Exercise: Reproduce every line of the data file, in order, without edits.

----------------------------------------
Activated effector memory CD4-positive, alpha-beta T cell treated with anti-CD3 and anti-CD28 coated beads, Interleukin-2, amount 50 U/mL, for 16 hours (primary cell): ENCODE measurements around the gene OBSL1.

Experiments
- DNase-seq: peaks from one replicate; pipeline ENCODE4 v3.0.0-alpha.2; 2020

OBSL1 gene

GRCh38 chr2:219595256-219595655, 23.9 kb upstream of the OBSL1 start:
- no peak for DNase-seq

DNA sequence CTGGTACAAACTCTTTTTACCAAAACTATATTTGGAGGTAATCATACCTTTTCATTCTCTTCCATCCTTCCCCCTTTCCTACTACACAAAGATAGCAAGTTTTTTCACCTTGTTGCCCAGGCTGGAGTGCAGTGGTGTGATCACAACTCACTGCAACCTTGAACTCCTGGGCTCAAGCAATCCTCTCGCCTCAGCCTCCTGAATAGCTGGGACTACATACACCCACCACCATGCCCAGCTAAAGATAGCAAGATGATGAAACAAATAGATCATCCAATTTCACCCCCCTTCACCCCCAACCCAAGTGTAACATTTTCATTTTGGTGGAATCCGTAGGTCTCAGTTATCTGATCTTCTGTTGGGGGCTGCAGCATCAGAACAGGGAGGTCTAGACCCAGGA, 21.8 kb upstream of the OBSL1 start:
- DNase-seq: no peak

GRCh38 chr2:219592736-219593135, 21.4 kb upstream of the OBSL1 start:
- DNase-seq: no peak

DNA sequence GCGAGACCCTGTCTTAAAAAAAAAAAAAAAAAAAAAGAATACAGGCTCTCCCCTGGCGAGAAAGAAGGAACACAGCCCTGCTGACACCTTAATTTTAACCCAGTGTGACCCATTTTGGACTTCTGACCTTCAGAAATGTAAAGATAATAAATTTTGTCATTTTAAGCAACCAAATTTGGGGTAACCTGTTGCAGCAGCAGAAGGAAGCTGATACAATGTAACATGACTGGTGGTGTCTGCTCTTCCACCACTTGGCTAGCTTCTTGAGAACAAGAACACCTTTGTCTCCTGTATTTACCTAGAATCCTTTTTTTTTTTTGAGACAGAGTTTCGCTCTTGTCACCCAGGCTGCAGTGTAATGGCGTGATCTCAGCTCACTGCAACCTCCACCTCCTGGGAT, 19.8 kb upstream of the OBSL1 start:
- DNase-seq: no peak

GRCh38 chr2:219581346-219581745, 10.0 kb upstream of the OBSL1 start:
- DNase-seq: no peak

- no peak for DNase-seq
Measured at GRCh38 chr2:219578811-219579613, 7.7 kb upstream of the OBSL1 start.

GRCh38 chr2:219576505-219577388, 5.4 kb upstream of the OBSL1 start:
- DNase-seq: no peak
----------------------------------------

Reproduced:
Activated effector memory CD4-positive, alpha-beta T cell treated with anti-CD3 and anti-CD28 coated beads, Interleukin-2, amount 50 U/mL, for 16 hours (primary cell): ENCODE measurements around the gene OBSL1.

Experiments
- DNase-seq: peaks from one replicate; pipeline ENCODE4 v3.0.0-alpha.2; 2020

OBSL1 gene

GRCh38 chr2:219595256-219595655, 23.9 kb upstream of the OBSL1 start:
- no peak for DNase-seq

DNA sequence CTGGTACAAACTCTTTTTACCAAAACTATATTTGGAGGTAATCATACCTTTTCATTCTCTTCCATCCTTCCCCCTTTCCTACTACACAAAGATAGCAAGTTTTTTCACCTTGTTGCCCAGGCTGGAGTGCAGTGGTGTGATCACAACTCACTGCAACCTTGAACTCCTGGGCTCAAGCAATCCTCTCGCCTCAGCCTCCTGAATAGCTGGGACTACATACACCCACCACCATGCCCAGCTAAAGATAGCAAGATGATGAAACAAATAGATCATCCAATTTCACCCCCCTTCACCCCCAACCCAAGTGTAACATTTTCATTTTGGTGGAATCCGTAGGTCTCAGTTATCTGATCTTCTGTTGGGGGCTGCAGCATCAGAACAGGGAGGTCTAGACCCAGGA, 21.8 kb upstream of the OBSL1 start:
- DNase-seq: no peak

GRCh38 chr2:219592736-219593135, 21.4 kb upstream of the OBSL1 start:
- DNase-seq: no peak

DNA sequence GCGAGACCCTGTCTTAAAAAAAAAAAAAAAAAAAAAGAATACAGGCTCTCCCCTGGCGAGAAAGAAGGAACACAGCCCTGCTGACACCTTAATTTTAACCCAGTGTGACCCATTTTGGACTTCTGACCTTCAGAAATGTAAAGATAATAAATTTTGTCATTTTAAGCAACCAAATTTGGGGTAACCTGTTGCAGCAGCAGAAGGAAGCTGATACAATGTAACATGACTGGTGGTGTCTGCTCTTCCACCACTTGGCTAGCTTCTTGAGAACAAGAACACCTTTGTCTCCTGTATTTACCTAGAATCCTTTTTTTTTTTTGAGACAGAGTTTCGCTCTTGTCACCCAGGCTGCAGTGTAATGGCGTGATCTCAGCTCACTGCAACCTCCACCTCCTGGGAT, 19.8 kb upstream of the OBSL1 start:
- DNase-seq: no peak

GRCh38 chr2:219581346-219581745, 10.0 kb upstream of the OBSL1 start:
- DNase-seq: no peak

- no peak for DNase-seq
Measured at GRCh38 chr2:219578811-219579613, 7.7 kb upstream of the OBSL1 start.

GRCh38 chr2:219576505-219577388, 5.4 kb upstream of the OBSL1 start:
- DNase-seq: no peak